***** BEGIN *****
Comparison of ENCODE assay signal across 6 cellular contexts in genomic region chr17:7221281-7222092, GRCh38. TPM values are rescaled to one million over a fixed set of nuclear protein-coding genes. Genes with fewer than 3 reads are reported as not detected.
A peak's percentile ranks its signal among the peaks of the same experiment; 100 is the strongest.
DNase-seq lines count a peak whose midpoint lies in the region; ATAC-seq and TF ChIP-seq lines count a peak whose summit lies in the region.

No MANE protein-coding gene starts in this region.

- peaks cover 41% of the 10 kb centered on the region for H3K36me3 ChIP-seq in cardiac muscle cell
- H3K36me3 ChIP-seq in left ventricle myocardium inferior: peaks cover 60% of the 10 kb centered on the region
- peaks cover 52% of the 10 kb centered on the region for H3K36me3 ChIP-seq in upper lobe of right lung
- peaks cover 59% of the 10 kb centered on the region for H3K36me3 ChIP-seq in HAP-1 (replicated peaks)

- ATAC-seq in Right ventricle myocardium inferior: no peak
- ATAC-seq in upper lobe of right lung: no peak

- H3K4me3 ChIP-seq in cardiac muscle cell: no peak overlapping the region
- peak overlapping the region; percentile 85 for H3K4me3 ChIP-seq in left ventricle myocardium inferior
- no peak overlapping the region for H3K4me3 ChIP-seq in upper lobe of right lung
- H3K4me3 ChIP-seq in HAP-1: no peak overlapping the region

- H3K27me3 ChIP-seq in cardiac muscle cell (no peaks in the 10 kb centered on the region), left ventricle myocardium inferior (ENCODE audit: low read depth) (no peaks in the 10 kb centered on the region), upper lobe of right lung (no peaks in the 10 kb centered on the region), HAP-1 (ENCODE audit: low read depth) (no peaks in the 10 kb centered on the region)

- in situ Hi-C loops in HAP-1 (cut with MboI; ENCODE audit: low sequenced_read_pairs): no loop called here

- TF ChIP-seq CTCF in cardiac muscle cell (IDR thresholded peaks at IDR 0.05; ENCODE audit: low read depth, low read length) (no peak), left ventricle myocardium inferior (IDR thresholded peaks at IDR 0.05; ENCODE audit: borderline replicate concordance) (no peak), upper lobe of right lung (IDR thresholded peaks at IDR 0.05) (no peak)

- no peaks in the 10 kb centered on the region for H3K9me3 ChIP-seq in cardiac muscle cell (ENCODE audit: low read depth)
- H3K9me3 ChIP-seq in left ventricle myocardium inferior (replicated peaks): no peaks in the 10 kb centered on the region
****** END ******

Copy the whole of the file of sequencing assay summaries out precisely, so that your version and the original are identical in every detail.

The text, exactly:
Comparison of ENCODE assay signal across 6 cellular contexts in genomic region chr17:7221281-7222092, GRCh38. TPM values are rescaled to one million over a fixed set of nuclear protein-coding genes. Genes with fewer than 3 reads are reported as not detected.
A peak's percentile ranks its signal among the peaks of the same experiment; 100 is the strongest.
DNase-seq lines count a peak whose midpoint lies in the region; ATAC-seq and TF ChIP-seq lines count a peak whose summit lies in the region.

No MANE protein-coding gene starts in this region.

- peaks cover 41% of the 10 kb centered on the region for H3K36me3 ChIP-seq in cardiac muscle cell
- H3K36me3 ChIP-seq in left ventricle myocardium inferior: peaks cover 60% of the 10 kb centered on the region
- peaks cover 52% of the 10 kb centered on the region for H3K36me3 ChIP-seq in upper lobe of right lung
- peaks cover 59% of the 10 kb centered on the region for H3K36me3 ChIP-seq in HAP-1 (replicated peaks)

- ATAC-seq in Right ventricle myocardium inferior: no peak
- ATAC-seq in upper lobe of right lung: no peak

- H3K4me3 ChIP-seq in cardiac muscle cell: no peak overlapping the region
- peak overlapping the region; percentile 85 for H3K4me3 ChIP-seq in left ventricle myocardium inferior
- no peak overlapping the region for H3K4me3 ChIP-seq in upper lobe of right lung
- H3K4me3 ChIP-seq in HAP-1: no peak overlapping the region

- H3K27me3 ChIP-seq in cardiac muscle cell (no peaks in the 10 kb centered on the region), left ventricle myocardium inferior (ENCODE audit: low read depth) (no peaks in the 10 kb centered on the region), upper lobe of right lung (no peaks in the 10 kb centered on the region), HAP-1 (ENCODE audit: low read depth) (no peaks in the 10 kb centered on the region)

- in situ Hi-C loops in HAP-1 (cut with MboI; ENCODE audit: low sequenced_read_pairs): no loop called here

- TF ChIP-seq CTCF in cardiac muscle cell (IDR thresholded peaks at IDR 0.05; ENCODE audit: low read depth, low read length) (no peak), left ventricle myocardium inferior (IDR thresholded peaks at IDR 0.05; ENCODE audit: borderline replicate concordance) (no peak), upper lobe of right lung (IDR thresholded peaks at IDR 0.05) (no peak)

- no peaks in the 10 kb centered on the region for H3K9me3 ChIP-seq in cardiac muscle cell (ENCODE audit: low read depth)
- H3K9me3 ChIP-seq in left ventricle myocardium inferior (replicated peaks): no peaks in the 10 kb centered on the region